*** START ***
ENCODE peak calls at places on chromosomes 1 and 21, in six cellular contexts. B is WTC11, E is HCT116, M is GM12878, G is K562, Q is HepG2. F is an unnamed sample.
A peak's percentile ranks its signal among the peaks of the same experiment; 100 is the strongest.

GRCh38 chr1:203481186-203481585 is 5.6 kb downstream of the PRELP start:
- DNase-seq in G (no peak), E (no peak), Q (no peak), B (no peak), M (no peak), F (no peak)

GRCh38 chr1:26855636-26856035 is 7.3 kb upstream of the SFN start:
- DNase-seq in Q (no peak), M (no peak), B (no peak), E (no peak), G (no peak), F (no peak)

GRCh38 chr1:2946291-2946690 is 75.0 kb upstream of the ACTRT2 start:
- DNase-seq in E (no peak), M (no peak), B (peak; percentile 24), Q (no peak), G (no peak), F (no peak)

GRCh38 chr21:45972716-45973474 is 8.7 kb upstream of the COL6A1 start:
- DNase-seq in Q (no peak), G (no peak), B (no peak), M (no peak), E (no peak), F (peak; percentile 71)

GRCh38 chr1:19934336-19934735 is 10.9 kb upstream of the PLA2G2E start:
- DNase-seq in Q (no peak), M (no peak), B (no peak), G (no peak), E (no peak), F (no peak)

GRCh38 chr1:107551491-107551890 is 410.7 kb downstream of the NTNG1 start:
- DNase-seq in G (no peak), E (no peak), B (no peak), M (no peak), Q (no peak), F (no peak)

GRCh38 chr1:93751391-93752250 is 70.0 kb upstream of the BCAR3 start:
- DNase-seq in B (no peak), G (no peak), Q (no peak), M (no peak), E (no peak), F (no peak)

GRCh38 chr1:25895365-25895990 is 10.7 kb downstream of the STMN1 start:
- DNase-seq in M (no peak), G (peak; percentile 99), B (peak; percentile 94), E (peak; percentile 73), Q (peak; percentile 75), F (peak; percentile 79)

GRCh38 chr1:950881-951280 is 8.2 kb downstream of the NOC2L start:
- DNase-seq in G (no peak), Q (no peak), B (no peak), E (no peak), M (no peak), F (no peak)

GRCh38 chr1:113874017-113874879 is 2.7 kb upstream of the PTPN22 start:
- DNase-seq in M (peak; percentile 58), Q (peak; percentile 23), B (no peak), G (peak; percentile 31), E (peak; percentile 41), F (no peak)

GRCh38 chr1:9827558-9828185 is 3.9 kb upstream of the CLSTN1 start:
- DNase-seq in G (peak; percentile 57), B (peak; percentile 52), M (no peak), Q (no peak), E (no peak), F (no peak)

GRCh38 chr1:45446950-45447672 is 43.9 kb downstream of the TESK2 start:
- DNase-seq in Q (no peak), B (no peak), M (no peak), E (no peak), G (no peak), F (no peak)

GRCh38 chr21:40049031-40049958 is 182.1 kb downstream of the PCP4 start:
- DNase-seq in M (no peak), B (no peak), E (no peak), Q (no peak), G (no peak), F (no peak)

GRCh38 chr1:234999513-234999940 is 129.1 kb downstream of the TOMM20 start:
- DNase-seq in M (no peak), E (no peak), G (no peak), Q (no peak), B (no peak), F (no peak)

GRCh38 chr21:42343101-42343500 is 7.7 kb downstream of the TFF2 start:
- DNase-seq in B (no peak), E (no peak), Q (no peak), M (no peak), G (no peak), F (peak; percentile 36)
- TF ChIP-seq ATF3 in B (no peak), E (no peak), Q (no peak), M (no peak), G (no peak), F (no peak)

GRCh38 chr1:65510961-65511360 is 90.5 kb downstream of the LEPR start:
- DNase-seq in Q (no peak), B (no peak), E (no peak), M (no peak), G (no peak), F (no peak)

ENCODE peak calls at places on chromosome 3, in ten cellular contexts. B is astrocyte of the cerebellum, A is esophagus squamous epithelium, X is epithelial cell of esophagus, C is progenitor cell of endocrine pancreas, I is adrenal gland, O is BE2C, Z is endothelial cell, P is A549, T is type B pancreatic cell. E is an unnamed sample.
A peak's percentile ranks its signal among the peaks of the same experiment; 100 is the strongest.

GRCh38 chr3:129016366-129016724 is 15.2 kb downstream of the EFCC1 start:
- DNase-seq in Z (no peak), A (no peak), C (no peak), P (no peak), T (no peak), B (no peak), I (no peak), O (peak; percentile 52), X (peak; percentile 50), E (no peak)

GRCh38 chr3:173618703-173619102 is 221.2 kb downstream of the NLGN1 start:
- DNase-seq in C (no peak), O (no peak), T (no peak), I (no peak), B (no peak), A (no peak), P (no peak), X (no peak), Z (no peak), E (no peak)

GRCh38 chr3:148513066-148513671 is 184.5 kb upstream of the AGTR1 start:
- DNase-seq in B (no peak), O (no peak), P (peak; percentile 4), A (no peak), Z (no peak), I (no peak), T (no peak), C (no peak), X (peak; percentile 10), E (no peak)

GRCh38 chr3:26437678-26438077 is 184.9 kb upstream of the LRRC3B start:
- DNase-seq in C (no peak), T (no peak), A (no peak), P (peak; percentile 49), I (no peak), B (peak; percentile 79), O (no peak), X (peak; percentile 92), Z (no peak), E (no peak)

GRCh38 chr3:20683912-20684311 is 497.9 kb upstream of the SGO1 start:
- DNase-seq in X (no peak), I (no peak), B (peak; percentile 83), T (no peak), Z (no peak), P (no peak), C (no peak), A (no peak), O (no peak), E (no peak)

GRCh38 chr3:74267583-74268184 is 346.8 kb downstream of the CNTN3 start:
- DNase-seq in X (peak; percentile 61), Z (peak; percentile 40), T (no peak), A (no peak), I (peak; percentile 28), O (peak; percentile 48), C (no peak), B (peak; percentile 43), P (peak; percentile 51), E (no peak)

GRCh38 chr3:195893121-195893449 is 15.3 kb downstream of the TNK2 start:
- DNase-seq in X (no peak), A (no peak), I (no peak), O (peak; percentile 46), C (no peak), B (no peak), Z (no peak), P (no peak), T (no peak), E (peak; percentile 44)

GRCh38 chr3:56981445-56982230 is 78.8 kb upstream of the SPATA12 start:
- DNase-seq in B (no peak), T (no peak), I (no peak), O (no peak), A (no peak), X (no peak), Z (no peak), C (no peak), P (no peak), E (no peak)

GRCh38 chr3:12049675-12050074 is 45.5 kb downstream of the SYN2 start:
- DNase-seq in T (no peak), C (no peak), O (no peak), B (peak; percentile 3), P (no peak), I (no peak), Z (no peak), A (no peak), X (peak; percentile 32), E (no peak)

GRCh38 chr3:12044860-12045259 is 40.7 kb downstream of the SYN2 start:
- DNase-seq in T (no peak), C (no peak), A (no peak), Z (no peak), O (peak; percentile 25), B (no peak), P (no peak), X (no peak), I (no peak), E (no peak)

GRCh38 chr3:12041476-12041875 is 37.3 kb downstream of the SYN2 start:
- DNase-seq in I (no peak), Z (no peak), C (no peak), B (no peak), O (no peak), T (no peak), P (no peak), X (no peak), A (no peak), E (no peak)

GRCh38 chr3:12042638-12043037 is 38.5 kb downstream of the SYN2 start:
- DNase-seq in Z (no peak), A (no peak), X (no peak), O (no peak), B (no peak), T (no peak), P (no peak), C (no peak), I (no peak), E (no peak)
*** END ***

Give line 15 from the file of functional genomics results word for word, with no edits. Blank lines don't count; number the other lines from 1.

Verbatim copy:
GRCh38 chr1:93751391-93752250 is 70.0 kb upstream of the BCAR3 start: